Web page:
Start with each shock mount. Check uppers and lowers, and make sure nothing is loose or cracked. Make sure there is no hydraulic fluid visible, which indicates a leak. Next, look at all the airbags, pushrods, and slack adjusters. Then check that there is no damage and that the airbags are inflated. Note that slack adjusters shouldn't have more than one inch of play. Look to see that everything is properly mounted and that bolts are tightened. Note any inconsistencies, cuts, leaks, or damage.
Start by checking all your wires and hoses. Again, look for any damage, leaks, or connection issues. Look at the brake chamber and make note of any dents, damage, or leaks. Make sure all your clamps and bolts are tight and secure. Then look at your brake pads and drums. Check to see whether you have at least a quarter inch on the brake pads. Take note of any oil or grease or signs of excessive heat.
The first thing to check is that you have three inches of clearance between each wheel, and that they're properly seated to the rims. Look for and clear out any excess debris. Then check all your sidewalls, looking for wear, cuts, and threads. Inspect your rims, nuts, and axle seals for any damage, dents, or excess oil.
Next, check your tire treads. You want to confirm you have at least 1/16" tread depth and no uneven wear, puncture wounds, or debris lodged in the tread. But also note whether all tires match or at least are the same size. Check that each tire is properly inflated to the correct PSI. If you use an automatic tire pressure gauge, confirm it's in good working order. Lastly, make sure your spare tire is properly chained and secure.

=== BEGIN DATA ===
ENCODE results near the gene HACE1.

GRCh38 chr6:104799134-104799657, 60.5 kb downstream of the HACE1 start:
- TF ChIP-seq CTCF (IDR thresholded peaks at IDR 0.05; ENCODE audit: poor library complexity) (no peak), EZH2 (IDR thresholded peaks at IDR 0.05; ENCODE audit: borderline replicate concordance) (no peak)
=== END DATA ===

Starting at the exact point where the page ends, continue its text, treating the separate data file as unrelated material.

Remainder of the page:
Are your mud flaps good? Make sure they're mounted correctly, not cracked, loose, or rubbing the ground. Also, do they all match? And finally, do they feature Yosemite Sam?
Rear of Trailer
Take a general account of the rear doors. Is anything damaged or loose? Are the handles in the latched and locked position? Then, again, take account of the rear lights and decals. Check your license plate for proper mounting and illumination.
I would recommend checking the kingpin. No one wants to drop a load. The best way to make sure the lock jaws are secure around the kingpin is to get between the rear wheels and visually check. I know it can be rough getting under there, but it gives you peace of mind.
Apps That Streamline the Trailer Inspection Reporting Process Are Here
All told, once you know what to look for, a trailer inspection goes quickly. The same is true for completing your reports. It's worth noting that logistics software companies like Vector have entered the market to streamline drivers' workflows with easy-to-use apps.
Vector's app creates a digital, online copy of your trailer inspection reports. Vector synchronizes trailer inspection reports with the rest of a driver's load documents. No more paperwork. Just fill it out on your phone and press Send. Vector's toolkit of logistics software options helps simplify and streamline workflows. Ultimately, like with trailer inspection reports, the key is to keep things simple and consistent.
Closing Thoughts: Avoid Shutdown
The FMCSA shut down an Alabama trucking company for "failing to have a systematic inspection, repair and maintenance program for vehicles." Among other things, that failure extends to inspection record maintenance. If only there was an easier way to stay on top of things! Now we know there is.
At the end of the day, reports for trailer inspections improve overall safety. That being said, it doesn't need to be a long process. Add a tool like Vector's app to smooth out your day.
So stay safe, avoid fines, and keep trucking!
This post was written by Brian Deines. Brian believes that every day is a referendum on a brand’s relevance, and he’s excited to bring that kind of thinking to the world of modern manufacturing and logistics. He deploys a full-stack of business development, sales, and marketing tools built through years of work in the logistics, packaging, and tier-1 part supply industries serving a customer base comprised of Fortune 1000 OEMs.